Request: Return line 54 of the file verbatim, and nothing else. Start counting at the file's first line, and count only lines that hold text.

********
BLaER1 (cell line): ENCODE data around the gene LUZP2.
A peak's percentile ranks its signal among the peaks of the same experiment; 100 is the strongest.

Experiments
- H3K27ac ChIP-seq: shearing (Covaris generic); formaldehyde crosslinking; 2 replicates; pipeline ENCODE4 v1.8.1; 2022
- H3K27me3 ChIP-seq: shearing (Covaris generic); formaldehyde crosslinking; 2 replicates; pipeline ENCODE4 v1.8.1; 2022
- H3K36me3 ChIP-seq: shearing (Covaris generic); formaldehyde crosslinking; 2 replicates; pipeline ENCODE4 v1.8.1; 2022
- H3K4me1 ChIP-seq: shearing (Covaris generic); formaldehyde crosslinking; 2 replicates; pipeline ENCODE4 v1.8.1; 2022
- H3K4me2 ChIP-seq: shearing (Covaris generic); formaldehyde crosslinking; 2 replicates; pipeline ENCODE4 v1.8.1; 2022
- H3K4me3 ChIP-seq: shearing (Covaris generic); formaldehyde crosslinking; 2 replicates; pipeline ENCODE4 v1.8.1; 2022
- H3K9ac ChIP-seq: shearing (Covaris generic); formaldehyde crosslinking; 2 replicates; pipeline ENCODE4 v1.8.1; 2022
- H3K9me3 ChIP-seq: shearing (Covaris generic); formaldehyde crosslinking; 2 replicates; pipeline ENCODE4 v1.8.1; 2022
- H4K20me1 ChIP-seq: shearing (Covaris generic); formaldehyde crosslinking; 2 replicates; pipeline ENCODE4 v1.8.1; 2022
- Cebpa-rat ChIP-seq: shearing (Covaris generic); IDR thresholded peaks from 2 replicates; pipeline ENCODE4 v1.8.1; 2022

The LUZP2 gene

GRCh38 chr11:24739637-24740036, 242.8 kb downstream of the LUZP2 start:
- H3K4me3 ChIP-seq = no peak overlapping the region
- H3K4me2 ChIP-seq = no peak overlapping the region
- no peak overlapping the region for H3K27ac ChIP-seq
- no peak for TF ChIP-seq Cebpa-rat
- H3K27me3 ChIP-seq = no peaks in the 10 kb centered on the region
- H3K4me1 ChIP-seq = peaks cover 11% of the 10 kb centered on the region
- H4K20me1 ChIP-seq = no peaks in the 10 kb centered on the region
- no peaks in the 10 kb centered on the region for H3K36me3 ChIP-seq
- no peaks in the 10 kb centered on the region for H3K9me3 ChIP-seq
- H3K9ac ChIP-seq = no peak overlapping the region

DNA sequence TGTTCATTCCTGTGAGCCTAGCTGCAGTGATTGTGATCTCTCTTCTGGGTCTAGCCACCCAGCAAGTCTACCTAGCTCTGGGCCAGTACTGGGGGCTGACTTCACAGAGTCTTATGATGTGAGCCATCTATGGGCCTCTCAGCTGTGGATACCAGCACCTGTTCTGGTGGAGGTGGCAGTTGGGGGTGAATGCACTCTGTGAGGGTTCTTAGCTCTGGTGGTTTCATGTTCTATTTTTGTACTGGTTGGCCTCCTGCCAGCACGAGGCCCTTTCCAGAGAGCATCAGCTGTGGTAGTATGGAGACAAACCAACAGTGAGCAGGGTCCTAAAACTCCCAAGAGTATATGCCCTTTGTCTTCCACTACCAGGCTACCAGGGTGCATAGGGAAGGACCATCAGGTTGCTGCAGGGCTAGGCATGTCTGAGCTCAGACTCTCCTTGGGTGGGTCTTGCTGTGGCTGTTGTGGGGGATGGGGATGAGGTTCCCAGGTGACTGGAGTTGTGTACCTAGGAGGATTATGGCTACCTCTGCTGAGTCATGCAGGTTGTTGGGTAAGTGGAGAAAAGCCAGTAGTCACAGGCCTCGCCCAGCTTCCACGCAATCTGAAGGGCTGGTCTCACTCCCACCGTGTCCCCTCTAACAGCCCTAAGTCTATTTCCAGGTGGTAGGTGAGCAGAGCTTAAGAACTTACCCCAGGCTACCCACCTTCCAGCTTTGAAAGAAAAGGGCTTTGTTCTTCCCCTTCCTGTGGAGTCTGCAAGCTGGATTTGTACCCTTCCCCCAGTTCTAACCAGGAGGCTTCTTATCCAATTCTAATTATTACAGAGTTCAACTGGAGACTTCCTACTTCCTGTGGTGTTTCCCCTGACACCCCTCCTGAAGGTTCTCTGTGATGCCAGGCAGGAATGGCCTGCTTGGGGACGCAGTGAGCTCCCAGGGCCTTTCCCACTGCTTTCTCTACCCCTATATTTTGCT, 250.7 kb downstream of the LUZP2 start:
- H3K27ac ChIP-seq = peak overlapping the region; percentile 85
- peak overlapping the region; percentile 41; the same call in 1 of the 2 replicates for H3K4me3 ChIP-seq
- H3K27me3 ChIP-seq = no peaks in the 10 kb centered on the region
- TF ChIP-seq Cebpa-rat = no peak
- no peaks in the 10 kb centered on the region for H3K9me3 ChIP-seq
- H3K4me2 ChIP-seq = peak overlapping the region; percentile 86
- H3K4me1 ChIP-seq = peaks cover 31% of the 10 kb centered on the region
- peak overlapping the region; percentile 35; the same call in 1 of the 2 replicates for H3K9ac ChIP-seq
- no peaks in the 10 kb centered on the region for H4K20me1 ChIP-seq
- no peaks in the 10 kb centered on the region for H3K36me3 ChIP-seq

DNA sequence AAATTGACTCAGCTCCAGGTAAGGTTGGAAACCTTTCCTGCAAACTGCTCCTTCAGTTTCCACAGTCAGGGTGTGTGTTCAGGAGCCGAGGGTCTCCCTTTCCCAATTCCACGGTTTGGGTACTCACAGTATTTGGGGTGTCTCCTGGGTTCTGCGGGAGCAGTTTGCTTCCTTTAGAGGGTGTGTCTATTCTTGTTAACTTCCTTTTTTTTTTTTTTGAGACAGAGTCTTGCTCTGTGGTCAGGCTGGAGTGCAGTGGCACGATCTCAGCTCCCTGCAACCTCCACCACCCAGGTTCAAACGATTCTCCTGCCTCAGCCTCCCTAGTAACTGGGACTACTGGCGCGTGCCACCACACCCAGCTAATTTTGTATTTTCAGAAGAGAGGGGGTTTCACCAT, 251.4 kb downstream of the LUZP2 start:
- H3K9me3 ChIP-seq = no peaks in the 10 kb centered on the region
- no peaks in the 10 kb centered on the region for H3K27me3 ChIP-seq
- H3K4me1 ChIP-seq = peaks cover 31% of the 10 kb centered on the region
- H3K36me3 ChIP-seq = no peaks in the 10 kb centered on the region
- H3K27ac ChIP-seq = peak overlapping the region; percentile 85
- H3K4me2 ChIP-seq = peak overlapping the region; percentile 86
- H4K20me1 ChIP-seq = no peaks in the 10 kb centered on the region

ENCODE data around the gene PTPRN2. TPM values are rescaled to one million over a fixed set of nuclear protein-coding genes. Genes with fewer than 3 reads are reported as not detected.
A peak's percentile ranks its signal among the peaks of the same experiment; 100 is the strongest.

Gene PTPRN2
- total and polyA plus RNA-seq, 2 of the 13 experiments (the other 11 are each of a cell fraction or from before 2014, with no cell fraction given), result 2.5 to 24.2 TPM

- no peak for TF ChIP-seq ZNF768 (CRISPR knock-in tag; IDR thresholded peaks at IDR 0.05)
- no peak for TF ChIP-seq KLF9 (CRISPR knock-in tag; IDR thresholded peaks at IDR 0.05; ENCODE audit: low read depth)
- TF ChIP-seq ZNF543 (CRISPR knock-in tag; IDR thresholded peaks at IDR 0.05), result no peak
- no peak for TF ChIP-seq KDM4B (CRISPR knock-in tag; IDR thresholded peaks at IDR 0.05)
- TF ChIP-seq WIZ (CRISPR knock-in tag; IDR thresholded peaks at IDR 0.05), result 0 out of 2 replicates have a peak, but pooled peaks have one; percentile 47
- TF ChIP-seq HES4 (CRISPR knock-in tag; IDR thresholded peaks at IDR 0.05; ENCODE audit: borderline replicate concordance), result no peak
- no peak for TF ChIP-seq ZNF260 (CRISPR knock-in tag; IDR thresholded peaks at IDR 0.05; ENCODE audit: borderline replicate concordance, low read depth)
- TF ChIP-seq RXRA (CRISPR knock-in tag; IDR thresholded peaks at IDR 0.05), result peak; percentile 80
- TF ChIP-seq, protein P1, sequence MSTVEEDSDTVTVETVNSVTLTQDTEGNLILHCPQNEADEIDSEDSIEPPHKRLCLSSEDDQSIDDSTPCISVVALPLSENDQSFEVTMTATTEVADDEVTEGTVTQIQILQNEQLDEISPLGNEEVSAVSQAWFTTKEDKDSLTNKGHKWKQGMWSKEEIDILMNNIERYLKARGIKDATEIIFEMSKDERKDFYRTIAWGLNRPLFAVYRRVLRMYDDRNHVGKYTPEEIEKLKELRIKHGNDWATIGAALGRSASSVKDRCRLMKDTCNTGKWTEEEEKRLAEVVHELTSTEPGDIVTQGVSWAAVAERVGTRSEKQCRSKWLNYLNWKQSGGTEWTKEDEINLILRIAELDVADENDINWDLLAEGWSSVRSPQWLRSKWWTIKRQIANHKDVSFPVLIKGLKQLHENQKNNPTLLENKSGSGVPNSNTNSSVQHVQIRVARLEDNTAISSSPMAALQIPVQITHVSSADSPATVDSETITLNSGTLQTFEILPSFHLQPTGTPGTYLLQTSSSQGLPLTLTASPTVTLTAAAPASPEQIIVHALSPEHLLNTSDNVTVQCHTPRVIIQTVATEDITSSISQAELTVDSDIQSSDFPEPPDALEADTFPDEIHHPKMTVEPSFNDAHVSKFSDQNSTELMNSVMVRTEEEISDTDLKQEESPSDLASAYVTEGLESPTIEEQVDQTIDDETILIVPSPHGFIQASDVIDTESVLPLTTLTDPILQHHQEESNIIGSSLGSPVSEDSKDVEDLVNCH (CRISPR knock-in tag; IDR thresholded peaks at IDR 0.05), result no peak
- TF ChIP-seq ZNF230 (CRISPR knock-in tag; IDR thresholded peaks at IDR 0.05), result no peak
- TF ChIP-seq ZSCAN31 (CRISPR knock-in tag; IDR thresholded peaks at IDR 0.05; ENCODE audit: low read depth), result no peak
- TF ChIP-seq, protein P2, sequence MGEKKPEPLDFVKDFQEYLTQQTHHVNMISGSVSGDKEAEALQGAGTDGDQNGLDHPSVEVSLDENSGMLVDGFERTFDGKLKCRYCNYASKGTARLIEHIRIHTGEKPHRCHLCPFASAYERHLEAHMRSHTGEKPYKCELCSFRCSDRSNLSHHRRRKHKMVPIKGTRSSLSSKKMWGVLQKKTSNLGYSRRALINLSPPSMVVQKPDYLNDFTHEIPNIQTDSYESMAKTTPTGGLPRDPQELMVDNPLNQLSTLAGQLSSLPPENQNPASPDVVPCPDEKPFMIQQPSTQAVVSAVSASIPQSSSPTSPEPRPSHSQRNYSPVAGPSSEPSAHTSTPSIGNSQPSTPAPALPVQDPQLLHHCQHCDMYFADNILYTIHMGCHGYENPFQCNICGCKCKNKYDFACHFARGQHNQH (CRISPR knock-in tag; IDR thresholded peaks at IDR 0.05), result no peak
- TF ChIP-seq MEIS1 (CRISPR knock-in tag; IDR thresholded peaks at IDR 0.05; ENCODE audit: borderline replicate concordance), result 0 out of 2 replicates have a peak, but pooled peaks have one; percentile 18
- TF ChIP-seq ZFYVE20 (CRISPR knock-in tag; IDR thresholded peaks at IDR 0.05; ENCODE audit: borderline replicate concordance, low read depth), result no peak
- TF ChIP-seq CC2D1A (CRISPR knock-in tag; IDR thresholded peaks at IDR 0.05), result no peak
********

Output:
- TF ChIP-seq HES4 (CRISPR knock-in tag; IDR thresholded peaks at IDR 0.05; ENCODE audit: borderline replicate concordance), result no peak